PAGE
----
‘WHATEVER IS CONSCIOUS WEARS OUT’ Mixed-media by Dominic McGill, 2010 (front view).
Disasters are innately mysterious. They are never pleasant, but nonetheless almost always compelling. And despite a human tendency to give them maximum exposure, they often tend to be covered up, brushed aside, or wrongfully attributed. People have forged entire industries devoted to obscuring culpability and softening the public perception of oil spills, nuclear meltdowns, and political insurrections. All of this makes disasters an uncomfortable subject in most arenas, but a perfectly suitable one for visual art, where mystery and cognitive dissonance are generally desirable. It's often the precise practice of the artist to poke holes in the shroud surrounding the logic of disaster, shedding light (or failing that, levity) on typically shadowy or contentious issues.
The stage is set then for "Drawn to Disaster," the group exhibition of international artists exploring global and personal crises through mixed-media art forms, and the Institute of Contemporary Art at Maine College of Art deserves applause for assembling such a complex, conceptually grim show during the middle of the tourist season. The exhibit will reward your attentions and stoke the impulse to investigate, even if not all of its works are successful at bringing their subjects the clarity and perspective they require.
The broad spectrum of interpretations offered by the 11 artists here make for a dynamic of disaster. Not all of the pieces deal with political or cultural events; probably not by coincidence, the best ones do. Carlos Motta's "A Brief History of U.S. Interventions" is an excellent example. For this mural installation, the Colombian-born Motta has written dozens of military interventions in columns of chalk on a large rectangular surface of chalkboard paint. A cache containing an eraser and set of chalk is mounted to the side of the mural, with instructions for the viewer to add to or revise the list, aiming for what Motta terms a "definitive version of history." Messages written in different colored chalk have been added between the original text (e.g., Soviet aggression, human nature, and go vegan), and (supposedly hours before my visit) someone obscured a good chunk of the late 20th century with an enormous missile labeled "Big Boy," possibly referencing the only nuclear weapons ever deployed in combat. As Motta indicates by his use of classroom materials, this is stuff we were never taught in schools, but it's the interactive element that prevents the piece from reading as mere anti-nationalist sermonizing. Instead, it stands as both a tablet of ulterior history and an engaging public forum.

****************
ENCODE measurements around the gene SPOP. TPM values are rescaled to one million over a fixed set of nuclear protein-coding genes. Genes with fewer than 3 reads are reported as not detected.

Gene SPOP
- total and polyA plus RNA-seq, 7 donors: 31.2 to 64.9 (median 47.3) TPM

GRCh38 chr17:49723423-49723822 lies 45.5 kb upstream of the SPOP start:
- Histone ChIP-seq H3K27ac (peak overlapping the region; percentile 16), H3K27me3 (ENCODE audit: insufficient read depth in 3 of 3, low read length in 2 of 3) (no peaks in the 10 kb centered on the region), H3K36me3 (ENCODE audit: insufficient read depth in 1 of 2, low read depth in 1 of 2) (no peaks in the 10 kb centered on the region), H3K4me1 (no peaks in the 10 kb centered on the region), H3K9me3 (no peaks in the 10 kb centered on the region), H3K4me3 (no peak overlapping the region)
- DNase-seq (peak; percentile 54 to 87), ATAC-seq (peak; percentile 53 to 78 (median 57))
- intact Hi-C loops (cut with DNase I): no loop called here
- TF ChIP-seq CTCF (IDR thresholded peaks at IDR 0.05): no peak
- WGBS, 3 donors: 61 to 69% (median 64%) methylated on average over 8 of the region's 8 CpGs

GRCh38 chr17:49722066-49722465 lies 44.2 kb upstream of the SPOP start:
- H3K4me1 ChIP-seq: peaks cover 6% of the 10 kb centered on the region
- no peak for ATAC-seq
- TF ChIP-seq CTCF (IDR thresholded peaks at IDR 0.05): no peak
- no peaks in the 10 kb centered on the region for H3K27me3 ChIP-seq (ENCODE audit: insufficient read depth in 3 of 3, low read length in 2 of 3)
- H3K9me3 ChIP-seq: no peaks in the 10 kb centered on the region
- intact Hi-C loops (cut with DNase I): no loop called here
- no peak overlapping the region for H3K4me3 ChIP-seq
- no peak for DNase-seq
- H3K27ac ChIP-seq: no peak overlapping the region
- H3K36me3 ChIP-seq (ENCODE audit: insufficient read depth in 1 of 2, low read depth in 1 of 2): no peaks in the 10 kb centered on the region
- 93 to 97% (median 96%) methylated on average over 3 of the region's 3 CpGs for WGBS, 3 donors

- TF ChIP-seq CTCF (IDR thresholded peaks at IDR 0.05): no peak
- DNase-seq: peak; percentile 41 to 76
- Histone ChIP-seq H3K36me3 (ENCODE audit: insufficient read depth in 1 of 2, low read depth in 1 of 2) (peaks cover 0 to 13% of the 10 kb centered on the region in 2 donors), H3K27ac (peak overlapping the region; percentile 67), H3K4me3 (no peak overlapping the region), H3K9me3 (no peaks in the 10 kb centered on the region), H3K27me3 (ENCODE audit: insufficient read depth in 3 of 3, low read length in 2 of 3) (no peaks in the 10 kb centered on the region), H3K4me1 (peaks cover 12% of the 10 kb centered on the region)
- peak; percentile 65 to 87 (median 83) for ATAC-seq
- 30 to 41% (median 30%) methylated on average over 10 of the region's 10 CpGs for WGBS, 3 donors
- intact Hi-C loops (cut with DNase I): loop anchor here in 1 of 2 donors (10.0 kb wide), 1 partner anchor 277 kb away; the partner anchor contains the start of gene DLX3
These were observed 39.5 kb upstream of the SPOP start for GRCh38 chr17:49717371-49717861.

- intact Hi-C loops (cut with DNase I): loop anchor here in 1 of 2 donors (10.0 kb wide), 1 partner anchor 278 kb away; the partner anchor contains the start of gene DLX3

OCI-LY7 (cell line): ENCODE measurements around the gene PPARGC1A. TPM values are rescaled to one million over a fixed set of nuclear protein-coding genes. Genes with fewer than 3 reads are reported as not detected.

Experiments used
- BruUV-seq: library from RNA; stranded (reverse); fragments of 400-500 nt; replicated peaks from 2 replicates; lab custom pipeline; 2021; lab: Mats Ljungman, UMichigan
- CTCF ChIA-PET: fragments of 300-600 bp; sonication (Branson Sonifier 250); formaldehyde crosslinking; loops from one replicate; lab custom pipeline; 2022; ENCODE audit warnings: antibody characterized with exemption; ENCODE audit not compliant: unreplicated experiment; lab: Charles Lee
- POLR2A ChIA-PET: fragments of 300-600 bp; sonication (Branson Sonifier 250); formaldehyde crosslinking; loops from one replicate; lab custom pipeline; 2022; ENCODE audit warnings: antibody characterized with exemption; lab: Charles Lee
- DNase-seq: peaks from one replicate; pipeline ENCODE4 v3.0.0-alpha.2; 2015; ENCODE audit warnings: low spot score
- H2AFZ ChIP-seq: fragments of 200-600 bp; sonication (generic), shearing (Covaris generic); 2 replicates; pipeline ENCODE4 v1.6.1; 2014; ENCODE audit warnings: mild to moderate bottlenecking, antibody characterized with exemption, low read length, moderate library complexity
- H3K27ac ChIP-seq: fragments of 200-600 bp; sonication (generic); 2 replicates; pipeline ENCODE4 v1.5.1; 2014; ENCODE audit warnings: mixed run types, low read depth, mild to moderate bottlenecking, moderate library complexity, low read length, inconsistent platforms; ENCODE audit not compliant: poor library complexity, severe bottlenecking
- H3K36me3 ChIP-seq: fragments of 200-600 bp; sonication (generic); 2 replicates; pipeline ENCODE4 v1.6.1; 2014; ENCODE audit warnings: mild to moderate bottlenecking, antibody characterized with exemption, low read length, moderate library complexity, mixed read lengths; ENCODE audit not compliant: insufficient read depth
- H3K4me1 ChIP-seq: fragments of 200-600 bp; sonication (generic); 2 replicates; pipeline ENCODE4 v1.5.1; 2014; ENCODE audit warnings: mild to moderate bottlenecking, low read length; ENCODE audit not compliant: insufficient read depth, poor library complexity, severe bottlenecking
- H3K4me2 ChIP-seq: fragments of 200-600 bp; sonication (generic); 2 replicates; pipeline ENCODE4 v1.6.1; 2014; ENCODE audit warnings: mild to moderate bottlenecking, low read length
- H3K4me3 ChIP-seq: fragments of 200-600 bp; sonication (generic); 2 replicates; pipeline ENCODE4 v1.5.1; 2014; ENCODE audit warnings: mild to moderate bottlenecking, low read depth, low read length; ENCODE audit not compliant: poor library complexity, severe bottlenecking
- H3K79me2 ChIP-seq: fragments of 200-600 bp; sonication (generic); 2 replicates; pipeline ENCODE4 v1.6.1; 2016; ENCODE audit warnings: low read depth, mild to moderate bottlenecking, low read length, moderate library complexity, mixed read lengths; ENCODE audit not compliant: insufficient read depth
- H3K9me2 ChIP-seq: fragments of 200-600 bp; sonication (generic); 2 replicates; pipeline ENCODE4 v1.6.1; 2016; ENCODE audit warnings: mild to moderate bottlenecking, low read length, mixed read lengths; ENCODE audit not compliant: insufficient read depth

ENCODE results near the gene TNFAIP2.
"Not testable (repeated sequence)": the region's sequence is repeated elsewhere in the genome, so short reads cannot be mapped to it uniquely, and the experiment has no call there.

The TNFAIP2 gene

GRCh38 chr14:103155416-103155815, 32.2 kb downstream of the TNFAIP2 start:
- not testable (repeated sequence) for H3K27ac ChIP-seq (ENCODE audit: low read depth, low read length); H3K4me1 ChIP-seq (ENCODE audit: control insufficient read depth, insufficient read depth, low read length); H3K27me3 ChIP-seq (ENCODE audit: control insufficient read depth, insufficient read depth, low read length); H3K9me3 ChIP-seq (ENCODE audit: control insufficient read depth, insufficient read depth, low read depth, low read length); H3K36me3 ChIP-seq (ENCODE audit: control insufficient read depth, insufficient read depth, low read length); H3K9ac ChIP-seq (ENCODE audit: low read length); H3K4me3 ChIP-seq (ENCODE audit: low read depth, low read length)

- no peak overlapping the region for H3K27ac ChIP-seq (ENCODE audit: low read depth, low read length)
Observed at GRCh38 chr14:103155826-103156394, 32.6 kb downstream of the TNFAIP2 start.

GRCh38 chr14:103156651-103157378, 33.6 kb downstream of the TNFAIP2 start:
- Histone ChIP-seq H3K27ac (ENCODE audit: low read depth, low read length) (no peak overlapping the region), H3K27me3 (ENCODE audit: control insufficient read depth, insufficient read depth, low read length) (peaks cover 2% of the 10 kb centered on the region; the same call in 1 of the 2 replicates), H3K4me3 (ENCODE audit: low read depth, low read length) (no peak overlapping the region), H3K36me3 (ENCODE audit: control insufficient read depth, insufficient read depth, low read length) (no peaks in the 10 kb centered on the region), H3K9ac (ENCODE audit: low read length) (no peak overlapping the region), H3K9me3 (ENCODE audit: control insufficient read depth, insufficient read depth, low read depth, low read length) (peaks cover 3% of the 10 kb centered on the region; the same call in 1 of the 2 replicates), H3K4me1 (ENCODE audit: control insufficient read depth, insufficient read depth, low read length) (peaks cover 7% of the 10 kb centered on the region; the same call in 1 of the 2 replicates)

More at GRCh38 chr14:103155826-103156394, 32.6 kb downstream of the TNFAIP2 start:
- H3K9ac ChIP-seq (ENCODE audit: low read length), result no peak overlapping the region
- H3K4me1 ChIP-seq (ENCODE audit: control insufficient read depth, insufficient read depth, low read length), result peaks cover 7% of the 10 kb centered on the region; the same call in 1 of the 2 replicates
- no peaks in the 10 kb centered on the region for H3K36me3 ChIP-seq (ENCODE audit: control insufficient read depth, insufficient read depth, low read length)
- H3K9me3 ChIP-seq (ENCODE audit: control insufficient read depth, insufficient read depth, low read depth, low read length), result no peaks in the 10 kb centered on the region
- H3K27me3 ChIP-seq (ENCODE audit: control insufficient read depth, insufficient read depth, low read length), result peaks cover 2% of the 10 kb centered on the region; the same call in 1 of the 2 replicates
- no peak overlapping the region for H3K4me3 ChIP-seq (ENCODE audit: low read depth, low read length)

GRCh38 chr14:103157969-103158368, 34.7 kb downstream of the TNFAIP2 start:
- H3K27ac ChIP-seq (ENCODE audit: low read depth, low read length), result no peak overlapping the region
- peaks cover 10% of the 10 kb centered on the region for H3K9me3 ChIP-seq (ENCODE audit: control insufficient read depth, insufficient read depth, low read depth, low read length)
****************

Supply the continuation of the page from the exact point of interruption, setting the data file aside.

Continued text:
Stacy Howe's "Sturm und Drang," a large mixed-media collage of drawings on paper, borrows images from the vast library of human calamity to create a playpen of known horrors. Howe has a terrific line and shade, lending her images a surrealistic vivacity while existing just below the surface of immediate recognition, but I would have liked to see more of a contiguous thread for her vocabulary of images. Other works exploring subconscious woe fare worse. Christian Holsted's method of drawing haunted, unparsable scenes over photos from newspapers is a unique gambit, but his two pieces are just too opaque for this show. And the anemic landscape collage of "Switchyard," purportedly a comment on Cold War fallout shelters and missile silos by noted New York artist Lisi Raskin, fails both to entice viewers into the space (it's a drab, sparsely detailed selection for the window gallery) or provide any perceptible context for its subject, instead appearing as a sort of storybook haunted forest.